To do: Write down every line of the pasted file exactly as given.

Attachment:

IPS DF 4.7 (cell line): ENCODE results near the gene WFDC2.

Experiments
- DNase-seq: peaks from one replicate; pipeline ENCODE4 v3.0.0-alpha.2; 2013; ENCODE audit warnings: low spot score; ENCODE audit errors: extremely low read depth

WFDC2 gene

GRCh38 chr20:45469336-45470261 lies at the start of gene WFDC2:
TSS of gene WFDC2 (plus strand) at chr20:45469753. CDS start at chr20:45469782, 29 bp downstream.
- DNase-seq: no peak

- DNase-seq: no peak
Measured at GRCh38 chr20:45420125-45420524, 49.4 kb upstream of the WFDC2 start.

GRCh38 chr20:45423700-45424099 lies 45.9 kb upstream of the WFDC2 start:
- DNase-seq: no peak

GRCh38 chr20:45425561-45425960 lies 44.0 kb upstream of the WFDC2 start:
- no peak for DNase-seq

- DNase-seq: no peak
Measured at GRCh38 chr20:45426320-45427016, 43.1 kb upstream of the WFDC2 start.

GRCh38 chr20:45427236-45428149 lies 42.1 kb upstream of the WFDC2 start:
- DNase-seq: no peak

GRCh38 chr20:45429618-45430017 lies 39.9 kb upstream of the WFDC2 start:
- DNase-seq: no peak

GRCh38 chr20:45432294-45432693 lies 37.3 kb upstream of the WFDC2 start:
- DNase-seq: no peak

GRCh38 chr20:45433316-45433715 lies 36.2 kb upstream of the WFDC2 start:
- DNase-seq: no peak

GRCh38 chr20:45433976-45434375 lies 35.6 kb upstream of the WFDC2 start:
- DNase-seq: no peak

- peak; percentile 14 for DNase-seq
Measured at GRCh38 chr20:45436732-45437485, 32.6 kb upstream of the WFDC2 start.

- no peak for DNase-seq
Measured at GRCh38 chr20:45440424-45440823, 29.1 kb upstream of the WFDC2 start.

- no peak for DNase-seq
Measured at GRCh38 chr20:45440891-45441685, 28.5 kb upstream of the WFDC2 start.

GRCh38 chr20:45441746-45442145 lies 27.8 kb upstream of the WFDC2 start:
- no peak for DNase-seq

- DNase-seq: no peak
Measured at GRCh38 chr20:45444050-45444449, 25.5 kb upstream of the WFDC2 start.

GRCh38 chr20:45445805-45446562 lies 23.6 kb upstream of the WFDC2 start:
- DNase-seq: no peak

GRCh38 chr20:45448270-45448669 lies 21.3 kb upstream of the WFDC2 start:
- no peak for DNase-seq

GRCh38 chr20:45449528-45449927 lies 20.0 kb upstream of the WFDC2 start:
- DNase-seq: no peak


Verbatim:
IPS DF 4.7 (cell line): ENCODE results near the gene WFDC2.

Experiments
- DNase-seq: peaks from one replicate; pipeline ENCODE4 v3.0.0-alpha.2; 2013; ENCODE audit warnings: low spot score; ENCODE audit errors: extremely low read depth

WFDC2 gene

GRCh38 chr20:45469336-45470261 lies at the start of gene WFDC2:
TSS of gene WFDC2 (plus strand) at chr20:45469753. CDS start at chr20:45469782, 29 bp downstream.
- DNase-seq: no peak

- DNase-seq: no peak
Measured at GRCh38 chr20:45420125-45420524, 49.4 kb upstream of the WFDC2 start.

GRCh38 chr20:45423700-45424099 lies 45.9 kb upstream of the WFDC2 start:
- DNase-seq: no peak

GRCh38 chr20:45425561-45425960 lies 44.0 kb upstream of the WFDC2 start:
- no peak for DNase-seq

- DNase-seq: no peak
Measured at GRCh38 chr20:45426320-45427016, 43.1 kb upstream of the WFDC2 start.

GRCh38 chr20:45427236-45428149 lies 42.1 kb upstream of the WFDC2 start:
- DNase-seq: no peak

GRCh38 chr20:45429618-45430017 lies 39.9 kb upstream of the WFDC2 start:
- DNase-seq: no peak

GRCh38 chr20:45432294-45432693 lies 37.3 kb upstream of the WFDC2 start:
- DNase-seq: no peak

GRCh38 chr20:45433316-45433715 lies 36.2 kb upstream of the WFDC2 start:
- DNase-seq: no peak

GRCh38 chr20:45433976-45434375 lies 35.6 kb upstream of the WFDC2 start:
- DNase-seq: no peak

- peak; percentile 14 for DNase-seq
Measured at GRCh38 chr20:45436732-45437485, 32.6 kb upstream of the WFDC2 start.

- no peak for DNase-seq
Measured at GRCh38 chr20:45440424-45440823, 29.1 kb upstream of the WFDC2 start.

- no peak for DNase-seq
Measured at GRCh38 chr20:45440891-45441685, 28.5 kb upstream of the WFDC2 start.

GRCh38 chr20:45441746-45442145 lies 27.8 kb upstream of the WFDC2 start:
- no peak for DNase-seq

- DNase-seq: no peak
Measured at GRCh38 chr20:45444050-45444449, 25.5 kb upstream of the WFDC2 start.

GRCh38 chr20:45445805-45446562 lies 23.6 kb upstream of the WFDC2 start:
- DNase-seq: no peak

GRCh38 chr20:45448270-45448669 lies 21.3 kb upstream of the WFDC2 start:
- no peak for DNase-seq

GRCh38 chr20:45449528-45449927 lies 20.0 kb upstream of the WFDC2 start:
- DNase-seq: no peak